There are times—especially around the holidays—that nurses find themselves in situations in which they have to work with intoxicated patients. This isn’t easy by any means. And it’s probably not something that you learned about in nursing school.
With New Year’s Eve right around the corner, we asked Rebecca Schwuchow, RN, CFRN, Education Coordinator, and Tom Syzek, MD, FACEP, VP of e-Learning Solutions for The Sullivan Group (a company that helps reduce patient errors and increase patient safety) about the best ways to deal with patients who are intoxicated.
During the holiday season, nurses may be faced with working with patients who are intoxicated. What are the most important things to keep in mind when working with these patients?
Intoxicated patients should be considered “high-risk” when they appear in an Emergency Department. Their intoxication often masks other concomitant medical, traumatic, overdose, and behavioral conditions that can be easily overlooked if the care team focuses solely on the immediately apparent drama of intoxication and ignores the need for a careful, thorough evaluation.
The safety of the intoxicated patient, as well as the staff caring for the patient, are the paramount concerns.
What should nurses be aware of with these patients?
They should not assume that alcohol is the only cause of intoxication and must consider the presence of other legal and illegal substances that cause intoxication—including opioids, sedatives, hallucinogens, and even poisons.
Emergency physicians and nurses are presented with additional medicolegal issues regarding intoxicated patients. Frequently, these patients are combative and disruptive, and may even refuse care. Other times they present with an altered level of consciousness. Determining who is simply drunk, and who may be suffering from a co-morbid illness, such as head injury, co-ingestion, or sepsis, represents a challenging diagnostic dilemma for the health care provider. The emergency department nurse and entire team must be extremely diligent in providing the highest quality of patient care in diagnosing coexisting, life-threatening disorders, and, at the same time, protecting patients’ constitutional rights.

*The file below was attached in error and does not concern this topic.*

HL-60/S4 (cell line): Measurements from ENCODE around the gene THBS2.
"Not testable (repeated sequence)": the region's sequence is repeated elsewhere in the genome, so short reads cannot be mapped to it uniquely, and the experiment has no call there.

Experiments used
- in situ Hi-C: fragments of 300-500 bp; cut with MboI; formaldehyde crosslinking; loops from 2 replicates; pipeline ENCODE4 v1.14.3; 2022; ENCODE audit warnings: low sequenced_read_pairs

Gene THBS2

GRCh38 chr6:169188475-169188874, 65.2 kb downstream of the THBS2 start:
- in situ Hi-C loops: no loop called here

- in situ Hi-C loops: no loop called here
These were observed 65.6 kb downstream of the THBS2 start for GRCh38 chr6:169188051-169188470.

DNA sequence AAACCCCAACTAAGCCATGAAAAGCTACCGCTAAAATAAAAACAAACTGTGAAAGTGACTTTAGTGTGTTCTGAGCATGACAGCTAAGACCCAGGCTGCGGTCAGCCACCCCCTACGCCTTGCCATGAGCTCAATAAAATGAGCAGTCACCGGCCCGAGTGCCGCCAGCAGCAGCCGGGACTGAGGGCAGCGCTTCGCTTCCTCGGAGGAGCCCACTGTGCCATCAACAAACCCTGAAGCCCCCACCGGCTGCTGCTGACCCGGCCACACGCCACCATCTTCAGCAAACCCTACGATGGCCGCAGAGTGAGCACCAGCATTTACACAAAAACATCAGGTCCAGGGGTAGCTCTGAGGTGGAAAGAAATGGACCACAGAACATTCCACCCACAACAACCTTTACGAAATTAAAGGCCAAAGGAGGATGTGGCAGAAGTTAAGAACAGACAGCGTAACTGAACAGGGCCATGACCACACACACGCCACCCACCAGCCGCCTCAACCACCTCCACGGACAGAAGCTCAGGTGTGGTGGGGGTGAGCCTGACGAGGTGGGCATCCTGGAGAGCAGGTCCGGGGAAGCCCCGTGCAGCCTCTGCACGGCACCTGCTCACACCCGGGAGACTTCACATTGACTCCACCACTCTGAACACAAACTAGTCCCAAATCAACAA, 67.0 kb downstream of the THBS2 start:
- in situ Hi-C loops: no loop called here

What can they do to size up how to approach assisting them?
The ED nurses and entire staff should have a coordinated, teamwork approach to the management of intoxicated patients that insures the safety of the patients and staff. These patients can easily and suddenly become combative during their ED visit, and plans should be made in advance how to provide safety and security for all involved—while at the same time performing adequate medical evaluation and treatment. To ensure patient and staff safety, the ED staff must be prepared to apply physical or chemical restraint when warranted.
Intoxicated patients warrant a thorough history and physical. A full set of vital signs, including a core temperature, is essential. It is imperative that these patients be undressed to view all body surface areas for injury.
Nurses, physicians, physician assistants, and nurse practitioners caring for intoxicated patients must be aware that they may present with a wide variety of life-threatening conditions including:
- Electrolyte abnormalities
- Ethanol withdrawal
- Wernicke-Korsakoff syndrome
Furthermore, chronic alcoholics may suffer from low magnesium and other electrolyte abnormalities, clotting disorders, hepatic encephalopathy, or untreated infections.
What do nurses need to watch out for? What problems can come up?
As mentioned above, nurses need to insure a safe environment for the patient and themselves while caring for intoxicated patients. Second, nurses must work with the entire care team to evaluate for all potential threats to limb or life in patients who are intoxicated. For example, the intoxicated patient who has blunt head trauma should be considered to have an intracranial bleed until proven otherwise. The drunk patient with neck pain has an unstable cervical fracture until proven otherwise. The bottom line: assume that the intoxicated patient is hiding some potentially life-threatening pathology until proven otherwise.